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When anxious thoughts pop up, use these strategies to help set them free
Day-to-day stress is inevitable. Someone you love gets sick and you can’t sleep from worry. Or you’re planning a special anniversary surprise and your mind keeps racing. A flat tire puts you over the edge.
All of these emotions are completely normal. What’s not normal, however, is allowing yourself to remain in panic mode.
That’s because holding in too much stress without a release valve is unhealthy for your body and mind. Worry that isn’t managed is called chronic stress. Chronic stress isn’t just in your mind, and it has a very real physical impact. It’s related to heart disease, obesity and high blood pressure, according to the American Psychological Association.
Fortunately, you can use a number of proven strategies to help ease your mind.
Stress Buster #1: Take a Stroll
Even if it’s a short one. Studies show that as little as 20 to 30 minutes of moderate daily activity offers many benefits for the mind.
The endorphin rush you get from exercise can help lift your mood, manage stress and enhance your problem-solving ability, according to the National Institutes of Health (NIH). The NIH also confirms that exercise can be an effective treatment for people living with chronic pain, arthritis, heart disease and diabetes.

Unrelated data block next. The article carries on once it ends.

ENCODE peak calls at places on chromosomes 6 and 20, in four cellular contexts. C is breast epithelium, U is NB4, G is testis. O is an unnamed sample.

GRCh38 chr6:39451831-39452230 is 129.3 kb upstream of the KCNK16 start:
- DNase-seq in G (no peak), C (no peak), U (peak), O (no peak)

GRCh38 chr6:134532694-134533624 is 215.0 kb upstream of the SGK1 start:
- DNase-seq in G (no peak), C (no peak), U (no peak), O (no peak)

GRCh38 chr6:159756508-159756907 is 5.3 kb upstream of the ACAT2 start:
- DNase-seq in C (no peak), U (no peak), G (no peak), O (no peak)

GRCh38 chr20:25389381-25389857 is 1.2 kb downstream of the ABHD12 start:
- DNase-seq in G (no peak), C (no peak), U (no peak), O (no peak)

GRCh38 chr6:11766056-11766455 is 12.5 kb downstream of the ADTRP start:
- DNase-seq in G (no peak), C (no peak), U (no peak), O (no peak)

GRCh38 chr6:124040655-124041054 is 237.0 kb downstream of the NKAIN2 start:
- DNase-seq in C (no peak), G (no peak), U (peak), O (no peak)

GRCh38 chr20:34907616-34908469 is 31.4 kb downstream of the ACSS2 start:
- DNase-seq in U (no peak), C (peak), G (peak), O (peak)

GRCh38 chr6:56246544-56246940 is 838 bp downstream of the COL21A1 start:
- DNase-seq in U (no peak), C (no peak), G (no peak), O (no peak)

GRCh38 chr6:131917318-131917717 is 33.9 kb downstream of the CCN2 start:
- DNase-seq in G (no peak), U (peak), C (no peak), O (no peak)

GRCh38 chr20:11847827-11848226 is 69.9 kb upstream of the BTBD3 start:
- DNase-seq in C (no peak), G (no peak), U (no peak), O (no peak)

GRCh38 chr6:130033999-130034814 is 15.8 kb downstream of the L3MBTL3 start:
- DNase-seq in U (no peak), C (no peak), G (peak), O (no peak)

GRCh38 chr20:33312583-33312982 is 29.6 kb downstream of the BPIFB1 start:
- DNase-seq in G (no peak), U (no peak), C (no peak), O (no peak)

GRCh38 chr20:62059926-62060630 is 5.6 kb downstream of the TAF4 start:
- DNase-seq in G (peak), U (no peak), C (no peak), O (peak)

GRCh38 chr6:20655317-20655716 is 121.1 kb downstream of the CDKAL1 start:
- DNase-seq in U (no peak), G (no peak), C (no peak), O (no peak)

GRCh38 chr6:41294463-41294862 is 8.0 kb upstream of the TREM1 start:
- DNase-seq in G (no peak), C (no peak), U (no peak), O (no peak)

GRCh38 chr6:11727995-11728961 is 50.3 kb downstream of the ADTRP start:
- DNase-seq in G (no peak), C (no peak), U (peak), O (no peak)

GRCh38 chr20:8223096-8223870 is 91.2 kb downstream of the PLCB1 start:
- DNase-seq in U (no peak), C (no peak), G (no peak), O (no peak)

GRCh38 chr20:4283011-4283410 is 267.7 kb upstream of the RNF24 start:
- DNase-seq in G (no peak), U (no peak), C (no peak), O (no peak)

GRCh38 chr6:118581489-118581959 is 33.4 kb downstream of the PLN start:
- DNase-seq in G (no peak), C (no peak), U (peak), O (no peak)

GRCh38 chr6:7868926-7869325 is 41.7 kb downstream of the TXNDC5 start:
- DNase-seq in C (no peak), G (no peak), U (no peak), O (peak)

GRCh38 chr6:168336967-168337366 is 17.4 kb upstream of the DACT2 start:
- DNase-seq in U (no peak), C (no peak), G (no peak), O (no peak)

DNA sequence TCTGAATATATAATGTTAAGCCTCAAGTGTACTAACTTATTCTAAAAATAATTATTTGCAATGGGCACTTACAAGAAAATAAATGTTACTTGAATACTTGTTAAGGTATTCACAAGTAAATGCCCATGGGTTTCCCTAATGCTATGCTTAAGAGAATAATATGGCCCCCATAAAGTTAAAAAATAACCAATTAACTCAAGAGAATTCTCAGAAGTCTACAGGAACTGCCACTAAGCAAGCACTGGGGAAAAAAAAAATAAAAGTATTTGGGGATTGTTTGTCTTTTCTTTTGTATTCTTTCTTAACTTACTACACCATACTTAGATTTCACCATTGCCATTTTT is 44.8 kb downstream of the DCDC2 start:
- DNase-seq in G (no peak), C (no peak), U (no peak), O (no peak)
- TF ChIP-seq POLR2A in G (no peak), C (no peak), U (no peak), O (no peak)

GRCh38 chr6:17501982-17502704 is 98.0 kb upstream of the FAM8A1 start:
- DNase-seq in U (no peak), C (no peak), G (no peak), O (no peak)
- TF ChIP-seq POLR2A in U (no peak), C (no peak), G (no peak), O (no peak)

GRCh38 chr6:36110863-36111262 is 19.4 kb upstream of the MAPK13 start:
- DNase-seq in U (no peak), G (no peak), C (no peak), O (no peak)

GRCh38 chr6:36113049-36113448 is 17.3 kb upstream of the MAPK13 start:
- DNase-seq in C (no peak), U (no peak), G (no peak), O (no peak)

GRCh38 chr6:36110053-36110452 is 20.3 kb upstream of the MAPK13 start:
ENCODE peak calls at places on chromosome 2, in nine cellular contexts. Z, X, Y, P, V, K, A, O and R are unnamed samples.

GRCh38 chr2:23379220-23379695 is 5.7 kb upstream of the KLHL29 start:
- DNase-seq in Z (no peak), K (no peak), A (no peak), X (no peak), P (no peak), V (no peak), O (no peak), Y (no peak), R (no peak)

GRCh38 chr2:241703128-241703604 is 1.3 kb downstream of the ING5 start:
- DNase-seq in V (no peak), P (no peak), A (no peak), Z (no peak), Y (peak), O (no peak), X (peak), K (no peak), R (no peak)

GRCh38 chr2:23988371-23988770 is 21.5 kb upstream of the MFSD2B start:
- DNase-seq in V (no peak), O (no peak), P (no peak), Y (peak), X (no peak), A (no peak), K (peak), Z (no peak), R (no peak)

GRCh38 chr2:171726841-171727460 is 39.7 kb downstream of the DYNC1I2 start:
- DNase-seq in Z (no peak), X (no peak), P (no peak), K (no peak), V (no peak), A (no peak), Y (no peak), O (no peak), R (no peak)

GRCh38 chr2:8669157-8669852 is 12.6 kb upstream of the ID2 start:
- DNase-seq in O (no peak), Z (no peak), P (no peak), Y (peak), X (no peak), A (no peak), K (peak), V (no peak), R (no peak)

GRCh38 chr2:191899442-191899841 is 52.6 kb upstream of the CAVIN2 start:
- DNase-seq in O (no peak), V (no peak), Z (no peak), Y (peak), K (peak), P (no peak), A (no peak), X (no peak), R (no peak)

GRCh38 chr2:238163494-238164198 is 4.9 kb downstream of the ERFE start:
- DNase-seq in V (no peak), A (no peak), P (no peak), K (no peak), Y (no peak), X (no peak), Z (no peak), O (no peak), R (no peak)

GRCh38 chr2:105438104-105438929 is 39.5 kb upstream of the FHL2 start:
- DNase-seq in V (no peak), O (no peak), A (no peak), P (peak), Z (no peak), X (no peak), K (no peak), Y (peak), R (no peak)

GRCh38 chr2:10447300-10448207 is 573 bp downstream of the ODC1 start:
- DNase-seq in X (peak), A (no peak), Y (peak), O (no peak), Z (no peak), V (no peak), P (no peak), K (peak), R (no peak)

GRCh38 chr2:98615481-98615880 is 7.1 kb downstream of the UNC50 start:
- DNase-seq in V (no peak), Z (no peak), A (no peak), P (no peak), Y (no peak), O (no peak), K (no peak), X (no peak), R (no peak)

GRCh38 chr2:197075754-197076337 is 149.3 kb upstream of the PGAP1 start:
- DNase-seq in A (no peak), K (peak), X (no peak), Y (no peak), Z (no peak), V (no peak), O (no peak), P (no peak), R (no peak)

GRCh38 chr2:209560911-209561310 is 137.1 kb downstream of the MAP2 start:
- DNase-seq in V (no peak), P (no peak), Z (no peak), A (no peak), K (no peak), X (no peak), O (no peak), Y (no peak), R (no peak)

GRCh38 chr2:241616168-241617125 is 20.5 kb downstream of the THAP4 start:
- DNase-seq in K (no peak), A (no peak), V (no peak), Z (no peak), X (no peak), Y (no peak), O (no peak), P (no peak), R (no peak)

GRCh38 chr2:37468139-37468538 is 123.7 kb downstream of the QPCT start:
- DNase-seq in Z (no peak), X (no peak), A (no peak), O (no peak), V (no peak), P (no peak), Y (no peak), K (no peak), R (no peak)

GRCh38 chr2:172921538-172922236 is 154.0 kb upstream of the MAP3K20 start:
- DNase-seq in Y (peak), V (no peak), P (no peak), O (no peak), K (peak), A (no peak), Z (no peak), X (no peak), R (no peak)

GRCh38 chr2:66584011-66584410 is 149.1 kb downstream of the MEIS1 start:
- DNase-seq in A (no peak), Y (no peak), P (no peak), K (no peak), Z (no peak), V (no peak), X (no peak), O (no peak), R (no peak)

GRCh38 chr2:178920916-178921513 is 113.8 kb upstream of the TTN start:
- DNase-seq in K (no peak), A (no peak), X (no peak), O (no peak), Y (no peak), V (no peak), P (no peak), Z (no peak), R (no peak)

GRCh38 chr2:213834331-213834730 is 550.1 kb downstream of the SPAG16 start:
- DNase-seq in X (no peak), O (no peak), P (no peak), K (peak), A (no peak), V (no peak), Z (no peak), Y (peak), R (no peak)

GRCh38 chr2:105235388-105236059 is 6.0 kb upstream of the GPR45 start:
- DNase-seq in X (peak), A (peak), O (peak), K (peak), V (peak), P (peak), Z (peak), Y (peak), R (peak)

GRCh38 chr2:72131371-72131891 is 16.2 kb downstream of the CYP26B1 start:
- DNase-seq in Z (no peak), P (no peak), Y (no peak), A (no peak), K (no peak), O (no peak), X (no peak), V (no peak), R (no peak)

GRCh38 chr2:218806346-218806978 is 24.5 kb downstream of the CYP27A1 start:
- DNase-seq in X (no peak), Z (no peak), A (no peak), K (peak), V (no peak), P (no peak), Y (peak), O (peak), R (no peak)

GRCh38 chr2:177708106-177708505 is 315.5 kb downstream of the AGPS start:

Don’t feel like walking today? Dive in for a swim or roll out your yoga mat — whatever physical activity sounds fun and fits easily into your schedule is the one to add to your stress-management toolbox.
Stress Buster #2: Take a Deep Breath
While it might sound silly, paying attention to your breathing is an effective way to rein in stress and relax, Harvard Medical School research suggests.
If you can carve out a 10-minute break in your day, try this deep-breathing exercise:
- Find a comfortable spot to sit.
- Put your feet on the floor and your hands in your lap (or lie down if you’re more comfortable that way).
- Close your eyes and imagine a calm, peaceful place.
- Hold that picture in your mind.
- Inhale slowly and deeply.
- Exhale the same way.
- Continue the slow breathing for 10 minutes — more if you can spare the time.
Stress Buster #3: Put Your Worries on Paper
“Writing can help you sort through thoughts and emotions you never even knew you had,” says Rebecca Lee, a New York City-based registered nurse.
Journaling may reduce anxiety by helping you identify stressors and plot steps to resolve them. The best part about journaling? “There are no rules,” says Lee. “It just provides a creative way to express your thoughts and emotions.”
Stress Buster #4: Pet a Pooch
We don’t need scientific studies to validate the stress-relieving value of playing with our furry friends — but there is plenty of research nonetheless.
A 2017 study in Scientific Reports, for example, found that owning a dog is linked to a longer life. Researchers in Sweden tracked 3.4 million adults who had no known history of heart problems at the beginning of the 12-year study. They found that dog owners had a lower risk of death due to cardiovascular disease, as well as a lower risk of death from other causes, compared to people who didn’t own a dog.
The American Heart Association (AHA) says that pet ownership can lower stress indicators, such as high blood pressure or elevated heart rate.